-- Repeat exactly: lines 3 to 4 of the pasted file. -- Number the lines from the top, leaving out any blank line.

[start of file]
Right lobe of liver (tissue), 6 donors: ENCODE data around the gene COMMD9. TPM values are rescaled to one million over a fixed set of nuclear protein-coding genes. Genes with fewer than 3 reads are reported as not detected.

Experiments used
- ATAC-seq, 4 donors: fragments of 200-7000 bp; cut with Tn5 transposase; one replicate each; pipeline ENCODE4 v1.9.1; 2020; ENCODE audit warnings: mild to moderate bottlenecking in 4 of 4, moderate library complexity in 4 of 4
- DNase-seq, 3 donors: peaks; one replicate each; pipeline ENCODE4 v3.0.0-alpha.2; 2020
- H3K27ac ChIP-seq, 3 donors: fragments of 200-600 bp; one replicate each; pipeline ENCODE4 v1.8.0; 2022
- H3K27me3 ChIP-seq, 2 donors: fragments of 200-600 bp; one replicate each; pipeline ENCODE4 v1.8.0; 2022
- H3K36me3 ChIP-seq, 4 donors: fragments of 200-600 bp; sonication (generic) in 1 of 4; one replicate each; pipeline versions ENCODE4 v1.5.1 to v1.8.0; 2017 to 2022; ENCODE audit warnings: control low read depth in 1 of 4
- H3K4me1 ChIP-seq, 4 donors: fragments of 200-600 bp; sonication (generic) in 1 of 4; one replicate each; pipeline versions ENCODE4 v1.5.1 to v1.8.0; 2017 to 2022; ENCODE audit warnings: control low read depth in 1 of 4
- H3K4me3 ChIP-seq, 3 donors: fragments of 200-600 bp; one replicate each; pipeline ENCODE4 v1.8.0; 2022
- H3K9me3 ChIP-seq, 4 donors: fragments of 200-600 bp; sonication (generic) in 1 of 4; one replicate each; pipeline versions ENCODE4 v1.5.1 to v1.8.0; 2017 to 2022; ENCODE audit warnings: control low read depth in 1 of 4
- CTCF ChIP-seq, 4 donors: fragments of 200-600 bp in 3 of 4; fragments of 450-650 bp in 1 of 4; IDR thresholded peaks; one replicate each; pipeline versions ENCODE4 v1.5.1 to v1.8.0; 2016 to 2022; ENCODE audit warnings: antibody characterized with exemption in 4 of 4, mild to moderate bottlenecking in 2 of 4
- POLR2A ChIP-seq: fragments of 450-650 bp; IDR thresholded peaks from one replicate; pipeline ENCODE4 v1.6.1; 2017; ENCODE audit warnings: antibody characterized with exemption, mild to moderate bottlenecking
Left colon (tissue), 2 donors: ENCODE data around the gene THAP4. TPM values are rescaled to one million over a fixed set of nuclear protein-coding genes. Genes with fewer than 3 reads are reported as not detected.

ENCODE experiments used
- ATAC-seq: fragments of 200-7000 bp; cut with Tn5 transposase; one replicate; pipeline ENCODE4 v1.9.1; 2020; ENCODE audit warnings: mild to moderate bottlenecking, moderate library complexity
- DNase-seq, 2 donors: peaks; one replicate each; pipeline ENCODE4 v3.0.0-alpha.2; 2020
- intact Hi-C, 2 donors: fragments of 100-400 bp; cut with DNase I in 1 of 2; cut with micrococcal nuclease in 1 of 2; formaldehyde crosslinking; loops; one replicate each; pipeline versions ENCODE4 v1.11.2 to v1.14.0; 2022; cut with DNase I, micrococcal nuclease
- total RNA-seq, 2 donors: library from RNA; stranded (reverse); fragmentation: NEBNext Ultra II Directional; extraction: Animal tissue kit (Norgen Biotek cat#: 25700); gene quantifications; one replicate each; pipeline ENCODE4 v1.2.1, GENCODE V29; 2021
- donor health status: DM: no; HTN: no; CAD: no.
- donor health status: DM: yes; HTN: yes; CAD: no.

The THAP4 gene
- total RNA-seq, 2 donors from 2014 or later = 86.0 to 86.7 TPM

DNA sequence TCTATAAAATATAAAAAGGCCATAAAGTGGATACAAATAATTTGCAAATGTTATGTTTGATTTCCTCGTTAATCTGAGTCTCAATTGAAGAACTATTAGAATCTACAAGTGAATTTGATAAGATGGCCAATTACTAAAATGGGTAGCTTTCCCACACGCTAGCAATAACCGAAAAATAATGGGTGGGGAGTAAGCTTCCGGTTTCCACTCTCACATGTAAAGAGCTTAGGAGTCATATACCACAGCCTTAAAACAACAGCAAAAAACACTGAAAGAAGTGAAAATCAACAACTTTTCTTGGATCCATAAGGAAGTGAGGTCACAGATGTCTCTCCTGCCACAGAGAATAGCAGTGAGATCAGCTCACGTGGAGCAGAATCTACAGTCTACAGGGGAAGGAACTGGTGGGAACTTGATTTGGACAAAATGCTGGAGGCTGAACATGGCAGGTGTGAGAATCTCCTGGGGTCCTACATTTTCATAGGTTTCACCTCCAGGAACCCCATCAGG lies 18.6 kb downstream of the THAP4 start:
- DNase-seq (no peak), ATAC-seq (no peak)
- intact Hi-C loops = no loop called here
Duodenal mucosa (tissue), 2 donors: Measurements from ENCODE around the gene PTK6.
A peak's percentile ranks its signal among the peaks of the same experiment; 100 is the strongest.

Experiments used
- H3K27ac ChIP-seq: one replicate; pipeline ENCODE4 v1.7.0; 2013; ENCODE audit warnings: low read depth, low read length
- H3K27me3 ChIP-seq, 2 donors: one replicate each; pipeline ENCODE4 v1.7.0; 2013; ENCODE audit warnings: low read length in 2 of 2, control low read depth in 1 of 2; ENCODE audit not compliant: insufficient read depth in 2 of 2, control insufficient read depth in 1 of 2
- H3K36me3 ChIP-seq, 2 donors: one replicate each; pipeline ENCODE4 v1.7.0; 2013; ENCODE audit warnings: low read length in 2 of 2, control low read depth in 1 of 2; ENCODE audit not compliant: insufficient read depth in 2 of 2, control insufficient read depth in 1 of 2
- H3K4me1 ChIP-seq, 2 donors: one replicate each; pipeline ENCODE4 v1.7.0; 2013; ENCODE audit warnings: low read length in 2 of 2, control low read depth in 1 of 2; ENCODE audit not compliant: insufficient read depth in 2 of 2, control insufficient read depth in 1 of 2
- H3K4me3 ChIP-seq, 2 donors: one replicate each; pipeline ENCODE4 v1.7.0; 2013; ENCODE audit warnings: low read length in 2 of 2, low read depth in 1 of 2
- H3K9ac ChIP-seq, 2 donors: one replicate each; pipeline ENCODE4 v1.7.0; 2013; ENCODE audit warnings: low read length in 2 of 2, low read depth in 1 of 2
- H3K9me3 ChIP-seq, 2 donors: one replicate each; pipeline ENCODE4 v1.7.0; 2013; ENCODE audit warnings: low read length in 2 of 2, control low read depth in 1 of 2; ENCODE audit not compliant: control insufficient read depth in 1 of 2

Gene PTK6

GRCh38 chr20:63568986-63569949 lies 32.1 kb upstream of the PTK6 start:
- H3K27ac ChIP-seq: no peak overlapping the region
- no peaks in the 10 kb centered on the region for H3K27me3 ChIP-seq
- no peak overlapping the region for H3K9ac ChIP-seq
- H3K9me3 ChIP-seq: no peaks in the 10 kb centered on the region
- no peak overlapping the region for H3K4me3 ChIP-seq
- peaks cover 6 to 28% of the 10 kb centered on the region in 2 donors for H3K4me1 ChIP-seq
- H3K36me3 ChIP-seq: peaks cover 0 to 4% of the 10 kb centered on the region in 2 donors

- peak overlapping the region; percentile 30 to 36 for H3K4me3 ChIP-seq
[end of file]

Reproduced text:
- ATAC-seq, 4 donors: fragments of 200-7000 bp; cut with Tn5 transposase; one replicate each; pipeline ENCODE4 v1.9.1; 2020; ENCODE audit warnings: mild to moderate bottlenecking in 4 of 4, moderate library complexity in 4 of 4
- DNase-seq, 3 donors: peaks; one replicate each; pipeline ENCODE4 v3.0.0-alpha.2; 2020